Locusts leave 13m Africans food insecure
– The UN undersecretary-general for humanitarian affairs called on the international community on Monday to help East African countries affected by locust swarms, expressing deep concern at the situation.
“There are 13 million people in the affected countries who are severely food insecure now,” said Mark Lowcock during a United Nations (UN) press conference. “Ten million of those people are in the places affected by locusts.”
Lowcock, who said he had recently released $10 million (R149 million) for the crisis, warned that “unless there was a rapid response, we are going to have a huge problem later in the year”.
The locusts have devastated food supplies in Kenya, Ethiopia and Somalia. They were reported to be in Uganda on Sunday.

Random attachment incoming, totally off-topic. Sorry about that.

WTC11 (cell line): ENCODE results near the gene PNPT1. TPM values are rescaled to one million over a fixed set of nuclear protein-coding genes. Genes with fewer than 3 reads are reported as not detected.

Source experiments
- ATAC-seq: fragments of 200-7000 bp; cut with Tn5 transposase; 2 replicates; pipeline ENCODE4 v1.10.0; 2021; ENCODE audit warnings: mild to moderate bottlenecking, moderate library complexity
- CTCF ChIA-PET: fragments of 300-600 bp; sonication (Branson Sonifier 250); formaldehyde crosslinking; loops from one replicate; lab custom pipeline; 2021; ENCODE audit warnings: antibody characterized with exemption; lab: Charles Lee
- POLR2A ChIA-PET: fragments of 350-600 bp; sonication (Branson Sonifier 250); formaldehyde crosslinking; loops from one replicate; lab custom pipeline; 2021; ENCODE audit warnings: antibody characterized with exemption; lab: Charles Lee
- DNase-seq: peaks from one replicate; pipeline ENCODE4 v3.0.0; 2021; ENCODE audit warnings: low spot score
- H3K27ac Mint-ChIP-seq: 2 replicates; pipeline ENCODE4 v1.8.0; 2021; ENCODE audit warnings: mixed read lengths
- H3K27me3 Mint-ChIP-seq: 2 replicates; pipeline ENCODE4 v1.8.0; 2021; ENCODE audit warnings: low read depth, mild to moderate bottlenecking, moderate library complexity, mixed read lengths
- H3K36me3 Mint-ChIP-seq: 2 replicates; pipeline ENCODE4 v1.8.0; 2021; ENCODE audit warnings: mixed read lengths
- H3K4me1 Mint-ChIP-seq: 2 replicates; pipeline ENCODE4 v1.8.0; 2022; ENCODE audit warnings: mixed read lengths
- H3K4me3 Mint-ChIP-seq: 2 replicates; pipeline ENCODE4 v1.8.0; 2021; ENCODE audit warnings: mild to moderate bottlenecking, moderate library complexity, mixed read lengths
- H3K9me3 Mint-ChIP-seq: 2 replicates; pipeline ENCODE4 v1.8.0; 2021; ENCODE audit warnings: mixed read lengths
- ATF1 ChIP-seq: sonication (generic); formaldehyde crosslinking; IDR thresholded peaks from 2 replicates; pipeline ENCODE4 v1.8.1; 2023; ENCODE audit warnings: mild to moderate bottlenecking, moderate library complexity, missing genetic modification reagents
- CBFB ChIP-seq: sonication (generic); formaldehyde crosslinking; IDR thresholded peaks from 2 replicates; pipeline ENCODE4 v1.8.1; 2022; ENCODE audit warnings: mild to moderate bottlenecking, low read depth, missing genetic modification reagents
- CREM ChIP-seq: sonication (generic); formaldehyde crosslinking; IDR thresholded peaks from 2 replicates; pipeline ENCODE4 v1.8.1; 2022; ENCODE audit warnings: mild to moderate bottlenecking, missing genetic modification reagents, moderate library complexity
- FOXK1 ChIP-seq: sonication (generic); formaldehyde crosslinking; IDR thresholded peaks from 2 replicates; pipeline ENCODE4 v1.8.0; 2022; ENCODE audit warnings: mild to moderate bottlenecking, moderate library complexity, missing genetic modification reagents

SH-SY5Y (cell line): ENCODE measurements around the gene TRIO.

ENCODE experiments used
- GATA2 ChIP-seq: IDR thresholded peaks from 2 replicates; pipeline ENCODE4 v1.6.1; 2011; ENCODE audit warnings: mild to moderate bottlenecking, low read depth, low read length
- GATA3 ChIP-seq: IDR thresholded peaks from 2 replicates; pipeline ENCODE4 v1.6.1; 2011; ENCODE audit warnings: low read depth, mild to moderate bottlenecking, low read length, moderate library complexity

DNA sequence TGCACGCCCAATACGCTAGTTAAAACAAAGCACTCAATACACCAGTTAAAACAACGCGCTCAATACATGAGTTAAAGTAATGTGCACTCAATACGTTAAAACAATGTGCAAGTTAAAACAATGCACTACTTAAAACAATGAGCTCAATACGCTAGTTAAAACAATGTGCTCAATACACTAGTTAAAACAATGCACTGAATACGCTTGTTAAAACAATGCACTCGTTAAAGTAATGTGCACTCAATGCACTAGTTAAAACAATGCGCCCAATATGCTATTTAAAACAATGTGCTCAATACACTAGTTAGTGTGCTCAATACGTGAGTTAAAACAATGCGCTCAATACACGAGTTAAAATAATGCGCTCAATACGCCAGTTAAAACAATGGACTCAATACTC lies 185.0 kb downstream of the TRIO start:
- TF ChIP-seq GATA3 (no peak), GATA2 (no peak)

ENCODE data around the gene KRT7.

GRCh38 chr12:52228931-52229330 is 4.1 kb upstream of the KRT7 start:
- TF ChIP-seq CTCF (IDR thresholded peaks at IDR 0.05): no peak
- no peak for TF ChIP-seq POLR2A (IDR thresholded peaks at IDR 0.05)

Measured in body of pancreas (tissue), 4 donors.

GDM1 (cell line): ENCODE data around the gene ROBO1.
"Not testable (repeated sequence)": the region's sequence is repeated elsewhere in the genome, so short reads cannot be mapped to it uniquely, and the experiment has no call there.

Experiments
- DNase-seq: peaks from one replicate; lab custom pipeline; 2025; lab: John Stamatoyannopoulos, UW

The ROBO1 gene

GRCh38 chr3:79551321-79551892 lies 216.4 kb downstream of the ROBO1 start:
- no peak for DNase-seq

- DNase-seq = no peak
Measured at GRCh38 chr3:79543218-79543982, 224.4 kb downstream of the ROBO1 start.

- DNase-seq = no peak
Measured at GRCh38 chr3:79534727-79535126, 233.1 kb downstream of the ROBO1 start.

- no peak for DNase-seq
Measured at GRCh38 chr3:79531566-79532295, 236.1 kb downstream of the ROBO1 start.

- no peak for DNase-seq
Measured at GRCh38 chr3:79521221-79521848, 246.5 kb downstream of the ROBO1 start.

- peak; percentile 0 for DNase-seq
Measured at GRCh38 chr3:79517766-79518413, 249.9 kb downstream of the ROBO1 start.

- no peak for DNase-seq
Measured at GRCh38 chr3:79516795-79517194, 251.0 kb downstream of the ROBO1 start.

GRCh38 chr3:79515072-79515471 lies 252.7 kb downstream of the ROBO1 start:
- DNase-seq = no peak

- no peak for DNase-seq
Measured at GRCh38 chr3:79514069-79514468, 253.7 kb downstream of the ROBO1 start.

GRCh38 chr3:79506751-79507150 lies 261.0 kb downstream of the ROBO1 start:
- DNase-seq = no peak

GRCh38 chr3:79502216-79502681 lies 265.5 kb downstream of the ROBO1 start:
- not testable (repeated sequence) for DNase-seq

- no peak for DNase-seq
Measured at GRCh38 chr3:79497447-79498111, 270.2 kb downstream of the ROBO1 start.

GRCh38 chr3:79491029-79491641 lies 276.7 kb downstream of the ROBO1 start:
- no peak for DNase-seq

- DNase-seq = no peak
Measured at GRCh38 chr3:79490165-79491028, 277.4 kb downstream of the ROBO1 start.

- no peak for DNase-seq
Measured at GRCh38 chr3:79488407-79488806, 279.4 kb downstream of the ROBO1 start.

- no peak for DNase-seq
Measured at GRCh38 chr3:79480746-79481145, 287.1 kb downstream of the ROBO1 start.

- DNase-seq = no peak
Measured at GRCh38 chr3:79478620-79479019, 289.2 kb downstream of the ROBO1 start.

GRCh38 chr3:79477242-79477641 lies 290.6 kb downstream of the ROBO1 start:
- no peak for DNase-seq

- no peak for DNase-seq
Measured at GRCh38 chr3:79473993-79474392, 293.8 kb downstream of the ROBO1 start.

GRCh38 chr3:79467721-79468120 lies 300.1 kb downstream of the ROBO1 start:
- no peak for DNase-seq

According to Lowcock, the UN Food and Agriculture Organisation (FAO) estimated at the end of January that a locust control plan would cost $76 million.
“What we have so far is just $20 million,” he said. “Unless we get a grip of this in the next two, three or four weeks, we are worried we are going to have a really serious problem.”
Lowcock said the locust outbreak was “the worst for 70 years in Kenya, for 25 years in Ethiopia, Somalia,” and said one of the reasons behind the swarms was climate change.
Desert locusts, whose destructive infestations cause major crop damage, are a species of grasshopper that live largely solitary lives until a combination of conditions promote breeding and lead them to form massive swarms. Swarms formed in eastern Ethiopia and northern Somalia have moved through the region. – AFP